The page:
This week, The Sun instructed Remain Conservative MPs to unite behind Boris Johnson or see Jeremy Corbyn’s desire to ‘turn Britain into an experiment in 21st century Marxism’ become reality. It need not have bothered: the threat of a ‘Marxist’ Corbyn government is one of the few things about which all Conservatives agree. But what kind of a threat does Corbyn really pose?
Keen supporters of the Labour leader speak of their hopes for a ‘transformative’ Corbyn-led government, one that will eventually lead to socialism. This government will permanently change Britain because, they say, it will disperse power to the people. Under John McDonnell’s plans, industries will be renationalised but run differently than in the past: communities and employees will help manage them.
At the heart of the Corbynite vision is the idea that Labour’s members will be – indeed are in the process of becoming – the basis for a ‘social movement’. Instead of just being concerned to get people to vote for the party, this social movement will engage with and empower communities in new ways, infusing them with radical ideas to encourage ordinary people to take on the establishment on council estates and the workplace.
Corbynites believe a Labour government will need such a movement, one composed of millions, if it is to survive inevitable attacks from the capitalist enemy. As the authors of the excellent Corbynite primer 'People Get Ready!' write, a transformative government needs ‘both an informed, empowered, and strategically aware party membership, and a strong ecosystem of social movements outside the party’.
With that in mind, Labour has set aside £3 million to employ community organisers whose aim is to build this movement. But there are only 38 of them. If a social movement is to develop it will be largely due to the work of volunteers within the party, and especially Momentum – the self-proclaimed ‘people-powered’ organisation created in 2015 to advance Corbynism.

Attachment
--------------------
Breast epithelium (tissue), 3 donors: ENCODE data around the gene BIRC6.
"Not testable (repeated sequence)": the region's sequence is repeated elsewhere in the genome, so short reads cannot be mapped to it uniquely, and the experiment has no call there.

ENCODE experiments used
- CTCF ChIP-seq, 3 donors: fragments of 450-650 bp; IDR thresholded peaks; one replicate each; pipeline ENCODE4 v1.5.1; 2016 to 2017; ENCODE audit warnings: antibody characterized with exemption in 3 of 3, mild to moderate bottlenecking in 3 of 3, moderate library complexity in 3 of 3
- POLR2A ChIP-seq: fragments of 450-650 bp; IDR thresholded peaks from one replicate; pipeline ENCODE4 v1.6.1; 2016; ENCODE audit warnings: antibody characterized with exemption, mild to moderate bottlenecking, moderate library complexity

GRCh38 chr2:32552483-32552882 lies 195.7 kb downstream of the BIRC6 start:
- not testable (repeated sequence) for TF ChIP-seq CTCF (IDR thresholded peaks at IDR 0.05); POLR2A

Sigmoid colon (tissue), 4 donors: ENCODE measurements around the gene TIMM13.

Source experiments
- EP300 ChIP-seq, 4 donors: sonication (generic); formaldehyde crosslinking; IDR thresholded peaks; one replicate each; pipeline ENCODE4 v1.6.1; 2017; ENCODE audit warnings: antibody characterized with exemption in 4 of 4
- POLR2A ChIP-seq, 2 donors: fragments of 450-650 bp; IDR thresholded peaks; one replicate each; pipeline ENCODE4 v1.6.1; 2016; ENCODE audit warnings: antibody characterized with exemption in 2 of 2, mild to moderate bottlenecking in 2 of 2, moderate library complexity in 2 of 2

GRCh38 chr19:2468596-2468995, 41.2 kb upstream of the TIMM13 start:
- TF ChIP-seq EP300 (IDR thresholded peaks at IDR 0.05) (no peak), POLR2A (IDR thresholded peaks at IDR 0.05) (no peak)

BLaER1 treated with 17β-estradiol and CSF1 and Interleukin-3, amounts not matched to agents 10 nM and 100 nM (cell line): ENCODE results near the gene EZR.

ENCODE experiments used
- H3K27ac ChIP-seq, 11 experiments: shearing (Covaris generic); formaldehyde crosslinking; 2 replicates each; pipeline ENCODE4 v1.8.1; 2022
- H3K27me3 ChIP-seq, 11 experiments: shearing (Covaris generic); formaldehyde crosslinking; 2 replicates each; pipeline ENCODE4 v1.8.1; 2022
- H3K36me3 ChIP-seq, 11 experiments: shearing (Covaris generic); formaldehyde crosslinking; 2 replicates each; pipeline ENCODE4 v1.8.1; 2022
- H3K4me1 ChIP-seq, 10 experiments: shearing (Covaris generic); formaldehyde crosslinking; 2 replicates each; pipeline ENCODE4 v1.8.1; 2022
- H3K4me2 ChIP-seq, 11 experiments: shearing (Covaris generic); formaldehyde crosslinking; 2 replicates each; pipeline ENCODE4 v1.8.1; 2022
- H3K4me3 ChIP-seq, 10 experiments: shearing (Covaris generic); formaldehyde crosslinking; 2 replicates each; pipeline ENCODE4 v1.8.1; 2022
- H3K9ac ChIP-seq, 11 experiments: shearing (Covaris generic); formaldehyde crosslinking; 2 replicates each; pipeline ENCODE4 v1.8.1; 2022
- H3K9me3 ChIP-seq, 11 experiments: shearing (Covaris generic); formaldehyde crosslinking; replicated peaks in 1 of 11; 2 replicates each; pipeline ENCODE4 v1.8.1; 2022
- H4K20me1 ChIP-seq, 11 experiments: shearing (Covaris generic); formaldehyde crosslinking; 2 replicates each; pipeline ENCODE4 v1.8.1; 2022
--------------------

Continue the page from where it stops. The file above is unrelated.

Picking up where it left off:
To some, Momentum is the ultimate Marxist sect, composed of swivel-eyed hipsters, avocado on toast in one hand and a copy of Gramsci’s Prison Notebooks in the other. This may be true in certain parts of London. But what about elsewhere?
I recently met with a Momentum group in a suburban borough of Greater Manchester where Labour did especially well in the 2019 local elections. About ten members were present and hipsters there were none, most being in their 40s and 50s and a few older; they were what the Daily Mail might look upon as a very respectable group, happily sharing a lemon drizzle cake over a pint in a quiet working men’s club.
One present – probably in his 70s – even criticised Corbyn and had nice things to say about David Owen. He claimed that if only Owen had stayed in the party in 1981 he would have become leader. Not everybody agreed with that sentiment.
There was, however, a consensus that Momentum had hardly started building a social movement in the borough. Some complained how little influence they had within their local Labour parties because so few of their own number wanted to be involved in the nitty-gritty of party affairs. I got the impression that the battle against the power-hungry Labour Right – as they saw their opponents – was what consumed them: they didn’t have much energy left for engaging with society.
Across Britain, Momentum branches have worked with the homeless, asylum seekers, women’s and youth groups as well as food banks, but with only 40,000 claimed members (and possibly less) it has hardly built even the foundations of a movement adequate to sustaining a transformative Corbyn government.
The organisation has been invaluable in entrenching Corbyn’s authority in the Labour party, in the last NEC elections helping elect all nine of his supporters, meaning he now controls that vital body. But only one-third of Labour members voted in those elections: if so many cannot be bothered to do even that, how few are prepared for the truly arduous task of building a social movement? What's more, Labour party membership is now in decline; from a post 2017-election peak of 550,000, it is possibly down 20 per cent or more.
There may well be a Corbyn government in the near future – the First Past the Post system has produced a few odd results in its time. But it will likely lack a Commons majority and in any case be dependent on the support of many Labour MPs who owe more loyalty to Tom Watson than Corbyn. Such a government might be able to reverse some of the austerity policies introduced after 2010. But any weakness in Westminster will not be compensated by a strong social movement in the country: that simply does not exist.
This doesn’t mean that, so far as Conservatives are concerned, Corbyn couldn’t still do some damage. But they thought that of nice Ed Miliband in 2015 – and even Tony Blair back in 1997. So those fired up by hysterical claims of Corbyn turning Britain into a new Venezuela, might want to calm down a bit.
Steven Fielding is professor of political history at the University of Nottingham and is writing ‘The Labour Party: from Callaghan to Corbyn’ for Polity Press, to be published in 2021